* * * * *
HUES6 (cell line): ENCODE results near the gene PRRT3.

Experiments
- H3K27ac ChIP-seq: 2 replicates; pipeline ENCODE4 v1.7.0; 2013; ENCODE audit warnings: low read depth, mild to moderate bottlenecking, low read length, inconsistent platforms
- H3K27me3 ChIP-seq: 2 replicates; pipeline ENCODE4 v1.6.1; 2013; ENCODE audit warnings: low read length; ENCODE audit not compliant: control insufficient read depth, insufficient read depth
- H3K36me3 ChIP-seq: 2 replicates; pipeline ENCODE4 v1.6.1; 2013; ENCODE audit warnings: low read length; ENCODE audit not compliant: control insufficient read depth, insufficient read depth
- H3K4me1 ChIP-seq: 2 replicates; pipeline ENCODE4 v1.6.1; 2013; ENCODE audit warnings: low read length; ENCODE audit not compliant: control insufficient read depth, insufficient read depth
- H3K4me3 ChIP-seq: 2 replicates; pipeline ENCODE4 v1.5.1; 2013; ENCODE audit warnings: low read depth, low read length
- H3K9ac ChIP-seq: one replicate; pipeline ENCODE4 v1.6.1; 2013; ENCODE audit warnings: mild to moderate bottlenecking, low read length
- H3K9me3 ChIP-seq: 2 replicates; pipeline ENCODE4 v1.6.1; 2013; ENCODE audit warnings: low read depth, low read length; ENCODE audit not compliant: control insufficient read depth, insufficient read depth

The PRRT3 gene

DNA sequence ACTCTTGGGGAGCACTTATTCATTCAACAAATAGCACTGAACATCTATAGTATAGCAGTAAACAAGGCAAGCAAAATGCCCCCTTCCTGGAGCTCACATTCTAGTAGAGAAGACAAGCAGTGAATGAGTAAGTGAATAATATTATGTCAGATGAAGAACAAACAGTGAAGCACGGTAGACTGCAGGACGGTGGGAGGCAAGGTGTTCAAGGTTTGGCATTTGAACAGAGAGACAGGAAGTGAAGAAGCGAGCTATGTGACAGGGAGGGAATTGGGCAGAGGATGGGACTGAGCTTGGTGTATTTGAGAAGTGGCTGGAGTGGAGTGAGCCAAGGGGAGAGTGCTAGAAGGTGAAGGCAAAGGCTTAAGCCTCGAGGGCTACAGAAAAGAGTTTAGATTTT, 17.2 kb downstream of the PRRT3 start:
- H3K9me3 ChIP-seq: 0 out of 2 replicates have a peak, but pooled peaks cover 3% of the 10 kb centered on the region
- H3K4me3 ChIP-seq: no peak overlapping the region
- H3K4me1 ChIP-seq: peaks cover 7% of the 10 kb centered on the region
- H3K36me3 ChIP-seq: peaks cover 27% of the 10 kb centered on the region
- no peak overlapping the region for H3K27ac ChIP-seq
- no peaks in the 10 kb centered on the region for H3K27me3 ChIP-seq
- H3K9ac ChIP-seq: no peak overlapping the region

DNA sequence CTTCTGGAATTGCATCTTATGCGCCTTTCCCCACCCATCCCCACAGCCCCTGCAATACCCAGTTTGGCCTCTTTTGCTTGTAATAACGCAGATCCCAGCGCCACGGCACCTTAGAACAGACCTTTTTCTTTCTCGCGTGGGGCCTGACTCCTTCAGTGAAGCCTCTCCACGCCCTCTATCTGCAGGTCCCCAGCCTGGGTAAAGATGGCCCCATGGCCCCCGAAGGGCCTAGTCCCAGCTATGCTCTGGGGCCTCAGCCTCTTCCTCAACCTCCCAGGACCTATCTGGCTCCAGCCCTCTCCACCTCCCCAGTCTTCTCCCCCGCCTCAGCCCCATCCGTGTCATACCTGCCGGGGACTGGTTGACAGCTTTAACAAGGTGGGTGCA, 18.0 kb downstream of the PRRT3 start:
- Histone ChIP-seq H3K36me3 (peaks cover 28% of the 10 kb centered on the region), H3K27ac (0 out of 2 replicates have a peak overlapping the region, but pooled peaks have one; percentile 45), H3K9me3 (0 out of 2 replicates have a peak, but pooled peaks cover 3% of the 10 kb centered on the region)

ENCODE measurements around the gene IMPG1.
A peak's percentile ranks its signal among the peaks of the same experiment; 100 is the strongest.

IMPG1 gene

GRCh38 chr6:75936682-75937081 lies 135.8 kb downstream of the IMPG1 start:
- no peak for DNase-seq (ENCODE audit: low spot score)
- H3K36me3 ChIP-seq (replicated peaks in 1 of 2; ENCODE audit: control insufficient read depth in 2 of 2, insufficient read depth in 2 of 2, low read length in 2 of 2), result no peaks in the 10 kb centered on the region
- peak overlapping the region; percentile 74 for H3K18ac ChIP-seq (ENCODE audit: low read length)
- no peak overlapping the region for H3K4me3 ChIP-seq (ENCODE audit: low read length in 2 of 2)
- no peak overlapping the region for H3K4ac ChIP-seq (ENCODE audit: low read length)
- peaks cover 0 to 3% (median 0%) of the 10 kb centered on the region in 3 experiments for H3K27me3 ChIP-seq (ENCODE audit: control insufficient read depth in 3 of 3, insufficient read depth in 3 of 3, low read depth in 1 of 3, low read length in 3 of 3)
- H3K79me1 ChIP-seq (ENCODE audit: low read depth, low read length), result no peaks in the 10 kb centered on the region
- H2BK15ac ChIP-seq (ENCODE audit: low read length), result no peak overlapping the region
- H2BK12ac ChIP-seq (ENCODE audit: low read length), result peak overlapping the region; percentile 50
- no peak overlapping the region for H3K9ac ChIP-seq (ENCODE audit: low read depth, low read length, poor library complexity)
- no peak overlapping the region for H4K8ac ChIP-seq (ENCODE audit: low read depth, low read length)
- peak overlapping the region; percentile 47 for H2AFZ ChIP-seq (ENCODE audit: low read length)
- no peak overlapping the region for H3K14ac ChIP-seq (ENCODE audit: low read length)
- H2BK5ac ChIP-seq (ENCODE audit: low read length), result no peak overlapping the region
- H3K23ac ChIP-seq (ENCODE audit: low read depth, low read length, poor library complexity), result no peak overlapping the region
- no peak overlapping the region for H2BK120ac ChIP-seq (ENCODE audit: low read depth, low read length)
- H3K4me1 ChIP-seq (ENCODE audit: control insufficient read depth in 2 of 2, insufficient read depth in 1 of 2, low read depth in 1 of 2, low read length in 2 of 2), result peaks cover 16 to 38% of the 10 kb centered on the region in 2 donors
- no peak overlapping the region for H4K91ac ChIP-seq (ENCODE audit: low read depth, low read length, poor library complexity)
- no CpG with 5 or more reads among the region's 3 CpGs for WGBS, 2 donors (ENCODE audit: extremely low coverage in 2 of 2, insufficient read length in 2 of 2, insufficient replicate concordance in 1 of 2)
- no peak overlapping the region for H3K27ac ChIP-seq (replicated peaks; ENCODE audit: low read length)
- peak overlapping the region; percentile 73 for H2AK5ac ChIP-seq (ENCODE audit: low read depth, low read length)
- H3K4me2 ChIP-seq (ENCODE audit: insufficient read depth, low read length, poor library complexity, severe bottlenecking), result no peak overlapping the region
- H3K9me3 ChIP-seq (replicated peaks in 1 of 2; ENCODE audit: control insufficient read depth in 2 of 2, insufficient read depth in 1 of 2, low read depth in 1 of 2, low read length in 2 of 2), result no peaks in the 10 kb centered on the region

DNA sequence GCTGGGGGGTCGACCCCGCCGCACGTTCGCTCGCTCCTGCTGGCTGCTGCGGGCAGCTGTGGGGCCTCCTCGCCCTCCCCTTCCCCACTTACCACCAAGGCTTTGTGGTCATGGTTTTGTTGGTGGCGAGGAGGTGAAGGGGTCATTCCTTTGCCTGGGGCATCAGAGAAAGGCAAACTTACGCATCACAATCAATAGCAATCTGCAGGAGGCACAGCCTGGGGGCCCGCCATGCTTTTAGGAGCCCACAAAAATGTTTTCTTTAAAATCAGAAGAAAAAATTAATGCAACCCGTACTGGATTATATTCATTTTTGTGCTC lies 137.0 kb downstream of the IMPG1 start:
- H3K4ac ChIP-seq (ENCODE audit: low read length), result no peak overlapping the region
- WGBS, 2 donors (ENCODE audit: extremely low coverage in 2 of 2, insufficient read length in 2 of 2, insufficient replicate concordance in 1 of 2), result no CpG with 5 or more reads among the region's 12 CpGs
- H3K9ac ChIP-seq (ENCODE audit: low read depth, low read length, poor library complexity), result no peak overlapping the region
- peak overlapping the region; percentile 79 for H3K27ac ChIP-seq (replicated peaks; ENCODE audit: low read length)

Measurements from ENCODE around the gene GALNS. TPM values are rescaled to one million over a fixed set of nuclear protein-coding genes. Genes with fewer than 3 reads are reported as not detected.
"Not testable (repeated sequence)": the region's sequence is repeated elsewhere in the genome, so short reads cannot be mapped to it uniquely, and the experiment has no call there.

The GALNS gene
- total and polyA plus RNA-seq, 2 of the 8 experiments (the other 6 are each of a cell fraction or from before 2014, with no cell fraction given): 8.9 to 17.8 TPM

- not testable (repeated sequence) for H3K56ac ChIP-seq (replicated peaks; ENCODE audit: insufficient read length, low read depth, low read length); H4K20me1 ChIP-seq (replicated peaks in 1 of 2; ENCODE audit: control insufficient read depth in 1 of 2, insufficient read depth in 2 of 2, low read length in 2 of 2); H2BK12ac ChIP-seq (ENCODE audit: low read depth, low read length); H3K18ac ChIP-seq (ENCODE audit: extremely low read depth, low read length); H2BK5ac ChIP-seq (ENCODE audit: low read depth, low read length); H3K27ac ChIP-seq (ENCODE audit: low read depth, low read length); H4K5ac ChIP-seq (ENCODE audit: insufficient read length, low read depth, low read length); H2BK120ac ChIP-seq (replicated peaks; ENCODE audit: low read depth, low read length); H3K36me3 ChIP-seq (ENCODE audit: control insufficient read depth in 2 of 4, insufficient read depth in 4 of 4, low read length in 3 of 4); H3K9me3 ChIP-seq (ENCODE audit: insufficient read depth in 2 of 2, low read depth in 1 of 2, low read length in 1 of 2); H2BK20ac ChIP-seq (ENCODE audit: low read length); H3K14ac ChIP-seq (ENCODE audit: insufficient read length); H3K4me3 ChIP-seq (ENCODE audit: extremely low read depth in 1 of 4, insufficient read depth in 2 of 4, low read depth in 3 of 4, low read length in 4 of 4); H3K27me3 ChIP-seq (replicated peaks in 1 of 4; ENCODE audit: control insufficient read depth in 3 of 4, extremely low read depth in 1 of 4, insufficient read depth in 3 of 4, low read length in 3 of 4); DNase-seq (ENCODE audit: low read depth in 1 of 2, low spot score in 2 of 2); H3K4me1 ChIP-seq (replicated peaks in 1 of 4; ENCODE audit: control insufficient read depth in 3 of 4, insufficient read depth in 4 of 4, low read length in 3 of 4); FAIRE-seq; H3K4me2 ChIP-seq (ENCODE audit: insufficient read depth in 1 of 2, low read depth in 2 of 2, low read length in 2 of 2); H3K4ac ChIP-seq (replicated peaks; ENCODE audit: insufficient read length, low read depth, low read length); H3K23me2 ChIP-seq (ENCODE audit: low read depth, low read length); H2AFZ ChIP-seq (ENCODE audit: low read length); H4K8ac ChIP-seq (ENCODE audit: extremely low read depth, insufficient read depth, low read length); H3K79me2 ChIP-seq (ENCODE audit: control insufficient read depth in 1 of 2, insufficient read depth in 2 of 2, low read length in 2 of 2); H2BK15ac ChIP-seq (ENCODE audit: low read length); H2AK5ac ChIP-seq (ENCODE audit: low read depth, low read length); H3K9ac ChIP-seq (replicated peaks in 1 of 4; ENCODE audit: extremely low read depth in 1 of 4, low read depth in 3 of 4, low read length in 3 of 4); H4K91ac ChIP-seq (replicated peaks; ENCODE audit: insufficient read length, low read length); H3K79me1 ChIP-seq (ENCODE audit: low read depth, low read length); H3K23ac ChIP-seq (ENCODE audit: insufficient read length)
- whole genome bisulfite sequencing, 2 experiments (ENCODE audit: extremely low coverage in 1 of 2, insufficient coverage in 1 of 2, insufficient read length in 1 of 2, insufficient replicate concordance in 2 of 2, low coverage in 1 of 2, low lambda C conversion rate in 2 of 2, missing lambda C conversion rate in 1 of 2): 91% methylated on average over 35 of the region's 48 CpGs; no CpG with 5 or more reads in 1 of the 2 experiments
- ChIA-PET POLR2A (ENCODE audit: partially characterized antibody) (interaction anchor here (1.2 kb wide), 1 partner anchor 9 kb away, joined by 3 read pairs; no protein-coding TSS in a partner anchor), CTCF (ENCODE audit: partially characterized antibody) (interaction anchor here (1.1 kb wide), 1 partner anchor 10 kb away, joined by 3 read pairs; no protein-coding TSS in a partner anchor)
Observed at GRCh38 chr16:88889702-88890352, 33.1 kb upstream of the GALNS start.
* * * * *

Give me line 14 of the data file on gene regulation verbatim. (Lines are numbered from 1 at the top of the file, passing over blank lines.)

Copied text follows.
- H3K4me1 ChIP-seq: peaks cover 7% of the 10 kb centered on the region